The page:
About the Fellowship
The Paul Evan Peters Fellowship was established to honor and perpetuate the memory of Paul Evan Peters (1947-1996), founding executive director of the Coalition for Networked Information (CNI). The fellowship will assist students pursuing graduate studies in the information sciences, librarianship, or closely related field, that advance the frontiers of digital information and technology. Nominees should demonstrate intellectual and personal qualities consistent with those of Paul Evan Peters, including:
- A commitment to the use of digital information and advanced technology to enhance scholarship, intellectual productivity and public life
- An interest in the civic responsibilities of information professionals, and a commitment to democratic values
- A positive and creative approach to overcoming personal, technological, and bureaucratic challenges
- Humor, vision, humanity, and imagination
The fellowship will be in the amount of $5,000 per year, to be awarded two consecutive years to a student pursuing a graduate degree in librarianship, the information sciences, or closely related field (see eligibility requirements). The award will be given every other year beginning in 2002.
The Award’s Impact: Comments and Updates from Previous Fellowship Recipients
“The characteristics that have often been associated with Paul–positivity, creativity, humor, vision, humanity, and imagination–are, I hope, dimensions that I also bring to the work that I do as a scholar and as a teacher, ” wrote Phillip M. Edwards, 2004 fellowship recipient and currently at the Center for Teaching Excellence at Virginia Commonwealth University. Edwards credits the award with helping to broaden his professional horizons as a student: “Because of this funding, I was able to travel to conferences which I would have otherwise been unable to attend, and the interactions I had among other researchers and practitioners at these gatherings have been more valuable than I could have ever imagined.”
Christopher (Cal) Lee, who received the first Peters Fellowship, is currently Associate Professor at the School of Information and Library Science at the University of North Carolina, Chapel Hill, where he teaches classes for graduate and undergraduate students, as well as continuing professional education workshops, in a variety of subjects, including archival administration, records management, digital curation, understanding information technology for managing digital collections, and the construction of digital repository rules.
Fellowship applicants will be judged on how well they meet the academic and personal standards for the award, not on financial need. In addition, applications must meet these criteria:
- Each applicant must be a U.S. citizen or permanent resident of the United States.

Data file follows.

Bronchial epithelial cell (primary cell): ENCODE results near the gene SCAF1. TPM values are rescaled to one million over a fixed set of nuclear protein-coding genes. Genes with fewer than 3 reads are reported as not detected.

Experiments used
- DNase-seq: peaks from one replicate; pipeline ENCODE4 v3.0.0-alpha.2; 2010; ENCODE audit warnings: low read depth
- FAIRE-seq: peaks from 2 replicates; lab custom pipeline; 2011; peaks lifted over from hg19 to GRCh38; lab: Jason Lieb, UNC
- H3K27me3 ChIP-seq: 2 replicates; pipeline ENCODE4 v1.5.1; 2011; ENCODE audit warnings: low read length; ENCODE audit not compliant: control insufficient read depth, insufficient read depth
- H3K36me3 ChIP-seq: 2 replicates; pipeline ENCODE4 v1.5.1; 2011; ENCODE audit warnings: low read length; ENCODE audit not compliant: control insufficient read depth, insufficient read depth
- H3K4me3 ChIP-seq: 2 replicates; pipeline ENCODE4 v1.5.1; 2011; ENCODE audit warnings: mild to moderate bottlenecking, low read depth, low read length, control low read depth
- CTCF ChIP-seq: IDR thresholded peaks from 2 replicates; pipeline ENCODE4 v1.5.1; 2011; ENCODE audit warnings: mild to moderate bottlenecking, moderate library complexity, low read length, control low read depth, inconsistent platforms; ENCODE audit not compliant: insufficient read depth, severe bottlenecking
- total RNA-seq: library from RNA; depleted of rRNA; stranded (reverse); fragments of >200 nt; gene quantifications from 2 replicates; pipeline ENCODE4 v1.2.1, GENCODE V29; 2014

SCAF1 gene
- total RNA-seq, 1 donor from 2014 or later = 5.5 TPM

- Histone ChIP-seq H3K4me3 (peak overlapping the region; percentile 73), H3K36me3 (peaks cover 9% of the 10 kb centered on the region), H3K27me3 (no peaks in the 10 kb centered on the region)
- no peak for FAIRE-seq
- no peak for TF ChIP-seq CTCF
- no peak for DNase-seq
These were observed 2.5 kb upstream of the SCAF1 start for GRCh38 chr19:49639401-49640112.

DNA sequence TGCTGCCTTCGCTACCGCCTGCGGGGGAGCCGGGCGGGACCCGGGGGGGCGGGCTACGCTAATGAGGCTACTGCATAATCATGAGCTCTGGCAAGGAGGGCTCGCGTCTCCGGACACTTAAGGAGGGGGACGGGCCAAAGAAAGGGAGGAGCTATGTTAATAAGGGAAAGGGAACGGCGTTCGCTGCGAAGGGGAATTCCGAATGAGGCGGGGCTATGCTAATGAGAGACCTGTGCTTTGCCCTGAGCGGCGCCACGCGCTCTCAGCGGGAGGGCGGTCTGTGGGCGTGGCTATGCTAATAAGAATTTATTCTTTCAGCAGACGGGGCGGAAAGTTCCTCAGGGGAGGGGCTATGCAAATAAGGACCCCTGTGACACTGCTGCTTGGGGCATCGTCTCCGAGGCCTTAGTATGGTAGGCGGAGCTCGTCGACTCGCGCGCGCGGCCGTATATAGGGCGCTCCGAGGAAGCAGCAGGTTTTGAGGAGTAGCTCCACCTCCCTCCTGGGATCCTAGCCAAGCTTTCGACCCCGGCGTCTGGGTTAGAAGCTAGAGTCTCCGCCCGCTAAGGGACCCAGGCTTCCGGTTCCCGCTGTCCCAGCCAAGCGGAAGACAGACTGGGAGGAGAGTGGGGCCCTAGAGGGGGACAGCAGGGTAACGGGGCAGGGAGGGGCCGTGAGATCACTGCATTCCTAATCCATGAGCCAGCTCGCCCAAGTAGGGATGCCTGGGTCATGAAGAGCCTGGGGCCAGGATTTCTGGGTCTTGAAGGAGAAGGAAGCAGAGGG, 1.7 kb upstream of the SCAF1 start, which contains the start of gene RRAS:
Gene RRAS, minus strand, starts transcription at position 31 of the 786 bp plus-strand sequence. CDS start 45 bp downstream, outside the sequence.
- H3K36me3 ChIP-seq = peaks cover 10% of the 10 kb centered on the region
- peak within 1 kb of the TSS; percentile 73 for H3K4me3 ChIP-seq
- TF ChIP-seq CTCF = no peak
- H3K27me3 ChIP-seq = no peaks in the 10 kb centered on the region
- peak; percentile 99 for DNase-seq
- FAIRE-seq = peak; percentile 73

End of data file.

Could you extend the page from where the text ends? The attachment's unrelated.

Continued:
- Each applicant must be entering or enrolled in a master’s or doctoral program in information science or librarianship at an accredited U.S. university. Students in other, closely related disciplines may also be considered, provided that the course of study relates directly to information management/studies.
- Staff, officers, and families of the Coalition for Networked Information, the Association of Research Libraries, and EDUCAUSE are not eligible to apply.
If awarded the fellowship, recipients must complete at least 6 credit hours of course work per semester during the year(s) the fellowship is awarded. Recipients must submit an official transcript to the selection committee at the end of the first year of the award (no later than July 1), demonstrating good progress toward the graduate degree. The selection committee retains the right to terminate the award after one year if good progress is not demonstrated.
A fellowship selection committee organized by the staff of the Coalition for Networked Information usually reviews applications in April and May of the award year; selections are usually made in June and recipients notified shortly thereafter.
Applications & Deadlines
The fellowship will be awarded next in 2014. Application and deadline information will be posted here and to CNI-ANNOUNCE in spring 2014.
CNI is a coalition of some 200 institutions dedicated to supporting the transformative promise of digital information technology for the advancement of scholarly communication and the enrichment of intellectual productivity. The Coalition, which is sponsored by the Association of Research Libraries (ARL) and EDUCAUSE, is headquartered in Washington DC. More information about CNI is at www.cni.org/.
The Association of Research Libraries (ARL) is a nonprofit organization of 126 research libraries in the US and Canada. Its mission is to influence the changing environment of scholarly communication and the public policies that affect research libraries and the diverse communities they serve. ARL pursues this mission by advancing the goals of its member research libraries, providing leadership in public and information policy to the scholarly and higher education communities, fostering the exchange of ideas and expertise, facilitating the emergence of new roles for research libraries, and shaping a future environment that leverages its interests with those of allied organizations. ARL is on the web at http://www.arl.org/.
A nonprofit association with more than 2,200 members, EDUCAUSE actively engages with colleges, universities, corporations, foundations, government, and other nonprofit organizations to further the mission of higher education through the use of information technology. For more information, visit http://educause.edu.